Customizing the User Registration Form in Drupal 6

Dev

Customizing the User Registration Form in Drupal 6

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If you are coming to Drupal from another cms, right away, you appreciate the flexibility of Drupal’s theming system. I wanted to take advantage of this on a recent project and create a custom form for the user registration. If you have been using Drupal for any period of time, you’ve already experienced the disappointment in the Drupal documentation, or lack there of. Luckily, there are some intelligent developers out there sharing their experiences, solutions, and frustrations. I came across a post describing in two simple steps how to override the user registration form, and virtually any form and it ALMOST worked.

Now I hate plagiarism, but the author (cited below) never updated his post with the corrections to what was needed to make his code work. So, here is another step by step guide in how to customize the drupal user registration form.

Step 1: Use ‘HOOK_theme’ to tell Drupal to use your custom template

We will look at changes to template.php first, you will be modifying a function called ‘HOOK_theme’ (substitute the name of your theme for ‘HOOK’ in that statement). If this function is not already there, create it using the example below. Here, we are passing on the name of the template file for the user registration form, and calling it ‘user-register’. You can feel free to use any name you wish for the template file.

      /**
     * Implementation of HOOK_theme().
     */
   
function HOOK_theme(&$existing, $type, $theme, $path) {
     
//...
     
return array(
       
// tell Drupal what template to use for the user register form
       
'user_register' => array(
         
'arguments' => array('form' => NULL),
         
'template' => 'user-register', // this is the name of the template
       
),
      );
     
//...
   
}
 
?>

After that is done, reset the registry by clearing cached data at the bottom of the Administer > Performance page

Step 2: Build Your Template

The next step is you will want to create the template for the user registration form itself. In your theme directory, create a file called user-register.tpl.php. Notice how the name exactly corresponds to the name we used in the code for template.php. If your form is not displaying properly, there is a good chance it is because there is a mispelling in one of these places. The following example shows you how to create some basic template code that will display the username and password fields, along with the submit button. Within user-register.tpl.php, paste the following code:

 

   

              print drupal_render($form['account']['name']); // prints the username field
     
?>

   

   

              print drupal_render($form['account']['mail']); // print the email field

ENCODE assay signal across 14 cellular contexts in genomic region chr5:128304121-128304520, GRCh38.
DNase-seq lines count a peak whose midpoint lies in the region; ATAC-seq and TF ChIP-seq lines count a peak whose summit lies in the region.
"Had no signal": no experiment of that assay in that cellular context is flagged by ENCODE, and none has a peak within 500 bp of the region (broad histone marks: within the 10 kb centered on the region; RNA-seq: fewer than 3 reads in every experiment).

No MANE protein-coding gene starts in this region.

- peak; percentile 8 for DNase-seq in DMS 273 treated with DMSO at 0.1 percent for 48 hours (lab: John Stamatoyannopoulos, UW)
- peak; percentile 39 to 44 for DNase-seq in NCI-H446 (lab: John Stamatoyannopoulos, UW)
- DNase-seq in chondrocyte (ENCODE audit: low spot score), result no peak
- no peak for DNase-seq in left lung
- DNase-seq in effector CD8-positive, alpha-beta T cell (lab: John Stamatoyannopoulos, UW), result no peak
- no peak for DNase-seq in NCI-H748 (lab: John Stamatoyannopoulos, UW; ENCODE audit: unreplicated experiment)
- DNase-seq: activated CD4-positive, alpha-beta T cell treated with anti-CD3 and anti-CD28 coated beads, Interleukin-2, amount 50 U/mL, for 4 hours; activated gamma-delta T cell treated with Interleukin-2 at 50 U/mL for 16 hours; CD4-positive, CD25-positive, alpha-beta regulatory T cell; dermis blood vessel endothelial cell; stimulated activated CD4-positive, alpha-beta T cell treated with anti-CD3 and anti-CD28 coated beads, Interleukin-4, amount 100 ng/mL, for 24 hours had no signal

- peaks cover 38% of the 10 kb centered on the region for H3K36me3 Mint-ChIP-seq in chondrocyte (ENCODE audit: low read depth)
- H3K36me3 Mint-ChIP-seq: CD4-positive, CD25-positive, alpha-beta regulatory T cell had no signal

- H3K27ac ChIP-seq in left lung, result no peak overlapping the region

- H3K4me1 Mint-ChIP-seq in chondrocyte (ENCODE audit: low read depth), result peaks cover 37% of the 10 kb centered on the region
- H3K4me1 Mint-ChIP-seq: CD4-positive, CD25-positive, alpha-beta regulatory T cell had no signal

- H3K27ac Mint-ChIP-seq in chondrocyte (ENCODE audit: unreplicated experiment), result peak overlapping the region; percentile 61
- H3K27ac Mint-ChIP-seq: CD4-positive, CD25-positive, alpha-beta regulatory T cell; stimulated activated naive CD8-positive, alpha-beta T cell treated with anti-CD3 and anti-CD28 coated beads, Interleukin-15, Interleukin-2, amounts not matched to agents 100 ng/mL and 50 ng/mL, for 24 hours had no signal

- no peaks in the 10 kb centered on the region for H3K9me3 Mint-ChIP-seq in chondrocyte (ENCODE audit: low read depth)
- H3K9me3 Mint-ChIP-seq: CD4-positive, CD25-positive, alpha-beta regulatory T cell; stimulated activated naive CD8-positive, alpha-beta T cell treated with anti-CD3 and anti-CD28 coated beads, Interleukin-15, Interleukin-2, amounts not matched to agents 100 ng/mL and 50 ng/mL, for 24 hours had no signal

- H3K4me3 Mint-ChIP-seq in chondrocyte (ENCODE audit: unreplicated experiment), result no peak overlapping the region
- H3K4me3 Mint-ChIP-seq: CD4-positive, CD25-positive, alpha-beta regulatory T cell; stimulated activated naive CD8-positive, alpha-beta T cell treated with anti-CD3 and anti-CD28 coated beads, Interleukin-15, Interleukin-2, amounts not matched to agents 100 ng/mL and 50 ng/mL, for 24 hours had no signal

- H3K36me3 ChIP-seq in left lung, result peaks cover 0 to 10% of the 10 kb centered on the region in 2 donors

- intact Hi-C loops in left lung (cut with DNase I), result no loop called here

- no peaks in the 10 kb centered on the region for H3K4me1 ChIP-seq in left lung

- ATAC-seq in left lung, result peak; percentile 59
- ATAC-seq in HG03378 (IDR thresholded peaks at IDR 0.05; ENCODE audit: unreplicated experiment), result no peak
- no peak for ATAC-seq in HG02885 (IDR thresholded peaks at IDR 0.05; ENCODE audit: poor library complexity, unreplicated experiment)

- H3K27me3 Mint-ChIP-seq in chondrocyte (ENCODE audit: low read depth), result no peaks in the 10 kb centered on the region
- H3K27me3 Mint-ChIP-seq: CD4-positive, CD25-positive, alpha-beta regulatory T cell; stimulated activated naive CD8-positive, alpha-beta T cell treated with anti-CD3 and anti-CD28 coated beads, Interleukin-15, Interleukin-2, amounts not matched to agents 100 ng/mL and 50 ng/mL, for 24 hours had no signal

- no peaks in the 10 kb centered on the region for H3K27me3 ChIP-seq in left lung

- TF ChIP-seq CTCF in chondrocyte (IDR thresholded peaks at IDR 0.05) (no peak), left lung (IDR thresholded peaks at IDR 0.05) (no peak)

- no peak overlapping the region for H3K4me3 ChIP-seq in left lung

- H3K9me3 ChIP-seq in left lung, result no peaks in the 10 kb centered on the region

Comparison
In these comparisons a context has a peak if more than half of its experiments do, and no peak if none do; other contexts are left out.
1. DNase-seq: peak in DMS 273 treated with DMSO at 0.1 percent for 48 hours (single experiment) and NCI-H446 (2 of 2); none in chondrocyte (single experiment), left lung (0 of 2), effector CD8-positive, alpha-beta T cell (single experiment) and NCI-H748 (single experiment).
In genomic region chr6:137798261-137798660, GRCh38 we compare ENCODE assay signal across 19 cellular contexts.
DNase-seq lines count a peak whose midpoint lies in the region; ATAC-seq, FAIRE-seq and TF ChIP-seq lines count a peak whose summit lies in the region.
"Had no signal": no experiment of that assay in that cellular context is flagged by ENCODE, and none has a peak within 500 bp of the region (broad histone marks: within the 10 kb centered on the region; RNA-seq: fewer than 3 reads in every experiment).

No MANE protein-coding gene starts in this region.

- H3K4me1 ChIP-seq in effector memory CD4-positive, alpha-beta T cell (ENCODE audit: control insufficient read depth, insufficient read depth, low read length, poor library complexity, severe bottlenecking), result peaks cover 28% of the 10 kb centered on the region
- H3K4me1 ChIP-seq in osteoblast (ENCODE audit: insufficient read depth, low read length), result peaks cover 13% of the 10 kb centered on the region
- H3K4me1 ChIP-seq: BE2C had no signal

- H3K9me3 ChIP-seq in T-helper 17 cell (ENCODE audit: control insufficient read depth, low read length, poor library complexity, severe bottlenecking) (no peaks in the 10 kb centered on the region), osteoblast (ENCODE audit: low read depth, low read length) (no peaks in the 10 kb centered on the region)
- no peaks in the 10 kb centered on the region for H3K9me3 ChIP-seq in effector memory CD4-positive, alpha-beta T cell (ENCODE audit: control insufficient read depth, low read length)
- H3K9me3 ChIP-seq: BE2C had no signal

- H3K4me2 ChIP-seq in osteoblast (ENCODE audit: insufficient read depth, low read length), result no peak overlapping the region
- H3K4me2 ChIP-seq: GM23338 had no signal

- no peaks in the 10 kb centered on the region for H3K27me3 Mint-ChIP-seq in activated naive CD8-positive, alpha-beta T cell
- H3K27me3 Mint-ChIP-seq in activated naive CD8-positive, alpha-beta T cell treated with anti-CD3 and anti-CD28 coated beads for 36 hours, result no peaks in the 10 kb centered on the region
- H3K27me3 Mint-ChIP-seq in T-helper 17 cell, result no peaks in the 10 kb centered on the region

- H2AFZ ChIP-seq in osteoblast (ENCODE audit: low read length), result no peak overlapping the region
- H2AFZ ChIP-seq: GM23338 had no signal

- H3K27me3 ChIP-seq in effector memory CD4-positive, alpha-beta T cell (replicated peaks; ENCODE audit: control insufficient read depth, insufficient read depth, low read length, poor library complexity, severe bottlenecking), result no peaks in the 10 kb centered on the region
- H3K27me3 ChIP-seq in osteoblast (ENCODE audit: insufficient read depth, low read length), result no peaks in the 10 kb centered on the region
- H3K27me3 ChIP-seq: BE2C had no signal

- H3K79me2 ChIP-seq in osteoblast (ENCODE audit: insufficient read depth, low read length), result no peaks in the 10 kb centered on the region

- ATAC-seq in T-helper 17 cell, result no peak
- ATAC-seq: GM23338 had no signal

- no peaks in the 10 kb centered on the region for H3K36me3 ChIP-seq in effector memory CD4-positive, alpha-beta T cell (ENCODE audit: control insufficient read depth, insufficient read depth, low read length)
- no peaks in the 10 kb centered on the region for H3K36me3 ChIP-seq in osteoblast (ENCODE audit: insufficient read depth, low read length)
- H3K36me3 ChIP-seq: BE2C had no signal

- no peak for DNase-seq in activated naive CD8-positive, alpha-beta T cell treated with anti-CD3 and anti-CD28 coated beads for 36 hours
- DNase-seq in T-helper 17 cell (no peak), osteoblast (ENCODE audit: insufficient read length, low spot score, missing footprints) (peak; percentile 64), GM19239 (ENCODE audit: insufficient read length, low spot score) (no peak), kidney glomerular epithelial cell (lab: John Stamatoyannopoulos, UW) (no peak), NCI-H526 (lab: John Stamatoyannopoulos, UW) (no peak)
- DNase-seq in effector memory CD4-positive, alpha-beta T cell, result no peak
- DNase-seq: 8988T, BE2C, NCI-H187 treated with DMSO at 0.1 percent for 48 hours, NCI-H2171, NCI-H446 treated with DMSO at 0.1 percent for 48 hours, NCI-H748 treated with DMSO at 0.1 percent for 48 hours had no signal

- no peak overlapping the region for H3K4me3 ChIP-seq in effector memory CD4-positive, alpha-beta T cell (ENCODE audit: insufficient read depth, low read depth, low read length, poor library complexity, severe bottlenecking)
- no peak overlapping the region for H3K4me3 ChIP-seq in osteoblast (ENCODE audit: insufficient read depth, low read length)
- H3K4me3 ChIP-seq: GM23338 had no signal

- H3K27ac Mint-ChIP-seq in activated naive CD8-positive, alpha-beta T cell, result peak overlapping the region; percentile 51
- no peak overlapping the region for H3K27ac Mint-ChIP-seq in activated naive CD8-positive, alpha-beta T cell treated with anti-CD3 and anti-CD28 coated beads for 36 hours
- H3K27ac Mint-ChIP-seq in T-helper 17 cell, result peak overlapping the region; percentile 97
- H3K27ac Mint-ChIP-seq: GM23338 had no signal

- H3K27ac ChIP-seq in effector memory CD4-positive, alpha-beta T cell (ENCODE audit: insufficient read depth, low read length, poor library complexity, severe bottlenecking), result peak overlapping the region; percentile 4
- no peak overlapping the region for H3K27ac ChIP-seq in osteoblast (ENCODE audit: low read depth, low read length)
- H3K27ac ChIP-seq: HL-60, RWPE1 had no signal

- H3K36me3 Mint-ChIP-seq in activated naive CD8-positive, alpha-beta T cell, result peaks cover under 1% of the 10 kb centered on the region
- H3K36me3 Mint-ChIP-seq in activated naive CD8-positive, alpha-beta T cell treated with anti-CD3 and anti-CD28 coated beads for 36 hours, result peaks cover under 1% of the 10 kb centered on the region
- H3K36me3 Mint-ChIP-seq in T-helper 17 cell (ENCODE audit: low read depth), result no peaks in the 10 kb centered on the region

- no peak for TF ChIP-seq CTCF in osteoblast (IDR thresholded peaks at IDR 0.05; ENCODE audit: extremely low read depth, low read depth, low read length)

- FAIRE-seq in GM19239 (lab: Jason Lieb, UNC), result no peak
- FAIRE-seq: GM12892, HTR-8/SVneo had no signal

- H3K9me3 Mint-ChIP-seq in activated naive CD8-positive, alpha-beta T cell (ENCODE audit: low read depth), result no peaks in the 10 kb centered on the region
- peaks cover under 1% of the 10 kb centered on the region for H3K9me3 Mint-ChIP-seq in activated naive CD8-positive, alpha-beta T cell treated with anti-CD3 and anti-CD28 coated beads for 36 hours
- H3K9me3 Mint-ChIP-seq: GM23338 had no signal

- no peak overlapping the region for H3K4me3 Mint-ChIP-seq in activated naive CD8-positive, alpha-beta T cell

?>

   

   

              print drupal_render($form['account']['pass']); // print the password field
     
?>

   

   
   

              print drupal_render($form['Personal Information']['profile_birth_date']); // prints a custom profile field
     
?>

   

   
   

              print drupal_render($form['Terms and Conditions of Use']['profile_terms_of_use']); // prints a custom profile field
     
?>

   

   
   

              print drupal_render($form['submit']); // print the submit button
     
?>

   

          print drupal_render($form['timezone']);
      print
drupal_render($form['form_build_id']);
      print
drupal_render($form['form_id']);
   
?>

 

Pay careful attention to the drupal_render of these hidden form fields:

      print drupal_render($form['timezone']);
    print
drupal_render($form['form_build_id']);
    print
drupal_render($form['form_id']);
 
?>

This was the key ingredient missing from the original authors post. Without those hidden fields your form will not submit. Clicking the submit button will cause a post back but no user will be created. I have read also you may need to include the hidden token field, but it wasn’t necessary in my case:

      print drupal_render($form['form_token']);
 
?>

If everything went as planned, Drupal should now display your custom template when the user registration page loads. Don’t forget to add some css and style up that ugly form.

As you probably noticed above, I added a few fields in my form that do not come standard with the user registration. They were created through the profile module. I would suggest using that method just because its easy. There’s probably a more flexible way to go about adding custom fields to the user registration page, but I didn’t have time to scour the interwebs for an answer and this worked, so there you go. After adding your custom fields through the profile module (make sure you specify to show the field on the user registration) if you need to get a list of all the form fields that are part of the user registration form, put the following code anywhere within your template to generate a list of fields that are ‘defined’ for it.

      print '

'

;
    print
var_export($form);
    print
'

'

;
 
?>


Source: Marc Ingram, Theming the User Registration Form in Drupal 6

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Tim Rhymer

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